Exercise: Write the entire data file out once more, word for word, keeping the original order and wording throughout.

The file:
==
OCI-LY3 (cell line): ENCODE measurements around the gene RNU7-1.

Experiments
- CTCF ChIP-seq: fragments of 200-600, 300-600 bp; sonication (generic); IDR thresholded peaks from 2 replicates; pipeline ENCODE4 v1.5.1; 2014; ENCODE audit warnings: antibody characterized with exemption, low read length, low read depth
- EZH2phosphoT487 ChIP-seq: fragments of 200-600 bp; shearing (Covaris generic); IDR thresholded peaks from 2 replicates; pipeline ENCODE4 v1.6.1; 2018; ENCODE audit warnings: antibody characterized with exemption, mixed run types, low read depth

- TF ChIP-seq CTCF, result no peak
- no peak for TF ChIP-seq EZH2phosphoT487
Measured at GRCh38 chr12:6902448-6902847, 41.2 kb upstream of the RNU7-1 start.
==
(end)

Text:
OCI-LY3 (cell line): ENCODE measurements around the gene RNU7-1.

Experiments
- CTCF ChIP-seq: fragments of 200-600, 300-600 bp; sonication (generic); IDR thresholded peaks from 2 replicates; pipeline ENCODE4 v1.5.1; 2014; ENCODE audit warnings: antibody characterized with exemption, low read length, low read depth
- EZH2phosphoT487 ChIP-seq: fragments of 200-600 bp; shearing (Covaris generic); IDR thresholded peaks from 2 replicates; pipeline ENCODE4 v1.6.1; 2018; ENCODE audit warnings: antibody characterized with exemption, mixed run types, low read depth

- TF ChIP-seq CTCF, result no peak
- no peak for TF ChIP-seq EZH2phosphoT487
Measured at GRCh38 chr12:6902448-6902847, 41.2 kb upstream of the RNU7-1 start.